Over the years, I’ve tried many, many potential remedies to become free of these devastating, throbbing headaches.  I’ve taken numerous prescriptions and over-the-counter drugs, tried bottle after bottle of supplements, eliminated various foods from my diet, and visited a long list of medical professionals, both traditional and alternative.  There have been pockets of relief along the way, but these reprieves have been short-lived at best.  My migraines are like a broken record that keeps playing its tired song over and over again, month after month, and year after year.

I’ve mentioned a “laundry list” of health issues that I am working to heal through my healing project.  Some of these challenges have cycled in and out of my life, while others plague me for only a short time period before miraculously disappearing just as quickly and mysteriously as they materialized.  But the one problem which has accompanied me on my life path since the age of eighteen has been the migraines.  So I’m guessing that the lesson I need to learn from this tired and tireless ailment is the most important one of all!  The Universe keeps literally rapping me over the head because I continue to fail to get the message!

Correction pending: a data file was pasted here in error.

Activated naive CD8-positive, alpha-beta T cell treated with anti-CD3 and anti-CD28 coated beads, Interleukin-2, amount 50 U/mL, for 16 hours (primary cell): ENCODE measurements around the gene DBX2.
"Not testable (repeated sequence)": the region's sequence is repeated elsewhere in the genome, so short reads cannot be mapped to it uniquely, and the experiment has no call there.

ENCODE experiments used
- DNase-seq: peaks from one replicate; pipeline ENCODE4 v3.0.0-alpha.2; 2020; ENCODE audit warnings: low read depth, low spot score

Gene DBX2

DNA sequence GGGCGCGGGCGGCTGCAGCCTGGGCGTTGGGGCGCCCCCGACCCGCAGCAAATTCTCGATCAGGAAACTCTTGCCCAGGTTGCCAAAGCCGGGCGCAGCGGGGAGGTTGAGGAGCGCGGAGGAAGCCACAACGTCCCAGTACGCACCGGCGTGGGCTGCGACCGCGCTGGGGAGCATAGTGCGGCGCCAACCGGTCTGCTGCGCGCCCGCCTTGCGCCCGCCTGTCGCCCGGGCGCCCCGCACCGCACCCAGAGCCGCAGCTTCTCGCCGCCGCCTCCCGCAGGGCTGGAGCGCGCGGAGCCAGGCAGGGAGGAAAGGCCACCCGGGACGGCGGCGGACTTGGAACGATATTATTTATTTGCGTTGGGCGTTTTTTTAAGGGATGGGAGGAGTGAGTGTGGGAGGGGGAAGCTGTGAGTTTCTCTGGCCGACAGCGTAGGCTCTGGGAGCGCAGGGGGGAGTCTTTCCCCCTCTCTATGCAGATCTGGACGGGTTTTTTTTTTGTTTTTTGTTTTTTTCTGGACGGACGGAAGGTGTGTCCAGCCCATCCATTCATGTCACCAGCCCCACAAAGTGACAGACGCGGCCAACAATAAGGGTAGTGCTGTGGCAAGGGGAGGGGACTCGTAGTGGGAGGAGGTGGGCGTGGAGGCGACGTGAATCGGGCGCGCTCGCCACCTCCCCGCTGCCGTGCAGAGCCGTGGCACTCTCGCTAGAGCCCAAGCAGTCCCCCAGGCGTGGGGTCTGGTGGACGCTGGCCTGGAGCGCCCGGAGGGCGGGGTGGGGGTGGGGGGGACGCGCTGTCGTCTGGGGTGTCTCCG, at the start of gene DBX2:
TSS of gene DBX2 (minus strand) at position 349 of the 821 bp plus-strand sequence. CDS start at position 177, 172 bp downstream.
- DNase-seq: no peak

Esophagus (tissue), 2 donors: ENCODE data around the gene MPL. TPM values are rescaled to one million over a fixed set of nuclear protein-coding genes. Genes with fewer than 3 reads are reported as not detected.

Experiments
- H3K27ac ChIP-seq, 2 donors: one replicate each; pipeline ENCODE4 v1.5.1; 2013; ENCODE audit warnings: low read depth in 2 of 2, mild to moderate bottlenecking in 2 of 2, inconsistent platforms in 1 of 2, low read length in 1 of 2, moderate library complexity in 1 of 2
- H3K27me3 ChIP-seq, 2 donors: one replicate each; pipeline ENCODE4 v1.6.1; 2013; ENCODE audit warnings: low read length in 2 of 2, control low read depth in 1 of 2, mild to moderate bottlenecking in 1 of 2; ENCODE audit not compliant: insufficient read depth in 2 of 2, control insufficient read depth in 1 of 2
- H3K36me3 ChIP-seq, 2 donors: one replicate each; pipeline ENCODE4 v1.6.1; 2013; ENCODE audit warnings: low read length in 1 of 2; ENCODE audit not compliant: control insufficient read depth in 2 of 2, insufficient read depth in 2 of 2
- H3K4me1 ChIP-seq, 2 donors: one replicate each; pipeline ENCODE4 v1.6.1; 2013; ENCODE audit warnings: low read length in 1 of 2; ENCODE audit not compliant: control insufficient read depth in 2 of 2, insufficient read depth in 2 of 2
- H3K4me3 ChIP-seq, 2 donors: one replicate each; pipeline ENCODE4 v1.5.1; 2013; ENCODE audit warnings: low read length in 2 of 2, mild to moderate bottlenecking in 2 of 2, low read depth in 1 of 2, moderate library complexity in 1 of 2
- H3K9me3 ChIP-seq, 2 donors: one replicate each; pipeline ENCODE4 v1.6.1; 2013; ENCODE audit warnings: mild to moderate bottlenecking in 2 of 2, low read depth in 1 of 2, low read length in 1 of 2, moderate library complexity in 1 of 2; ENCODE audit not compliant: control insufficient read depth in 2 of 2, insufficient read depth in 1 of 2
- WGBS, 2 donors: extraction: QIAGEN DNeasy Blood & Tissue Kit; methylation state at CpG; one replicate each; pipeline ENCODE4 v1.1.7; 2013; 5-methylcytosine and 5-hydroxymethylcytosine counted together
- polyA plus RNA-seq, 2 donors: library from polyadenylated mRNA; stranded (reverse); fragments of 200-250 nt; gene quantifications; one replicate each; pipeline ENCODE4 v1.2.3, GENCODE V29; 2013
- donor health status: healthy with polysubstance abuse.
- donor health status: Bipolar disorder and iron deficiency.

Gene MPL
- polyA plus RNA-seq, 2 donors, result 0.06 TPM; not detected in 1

Louise Hay’s Views on Migraines

What does the abundantly wise Louise Hay say about migraines?  When I read these excerpts from “You Can Heal Your Life”, I wonder how she could know me so well when we haven’t even met:

“Migraine headaches are created by people who want to be perfect and who create a lot of pressure on themselves.”

“Dislike of being driven.  Resisting the flow of life.”

If you were to look up “perfectionist” and “control freak” in the dictionary, you would see… my picture!  I’m kidding, of course, but that’s not far from the truth.  I have tried to relax and go with the flow more in life, but I’ve found it difficult to change this aspect of my personality.  I’m the type of person who writes a lot of lists and tries to pack as many tasks as possible into a given day.  Despite these practices, I never feel I accomplish enough and am riddled with self-doubt and fears of failure.  I often speak of myself in derogatory terms and find it hard to let myself off the hook when I don’t live up to my self-defined expectations.

My healing project is helping me to become more aware of my thoughts and my self-talk.  It is now clear to me that not only am I extremely hard on myself; it comes with a very high price – my health.  I realize that my migraines and other health challenges are a type of spiritual “kick in the pants” to show me how important it is for me to change.

Headaches and Invalidating the Self

When writing about headaches in general, Louise Hay states the following:

“Headaches come from invalidating the self.  The next time you get a headache, stop and ask yourself where and how you have just made yourself wrong.  Forgive yourself, let it go, and the headache will dissolve back into the nothingness from where it came.”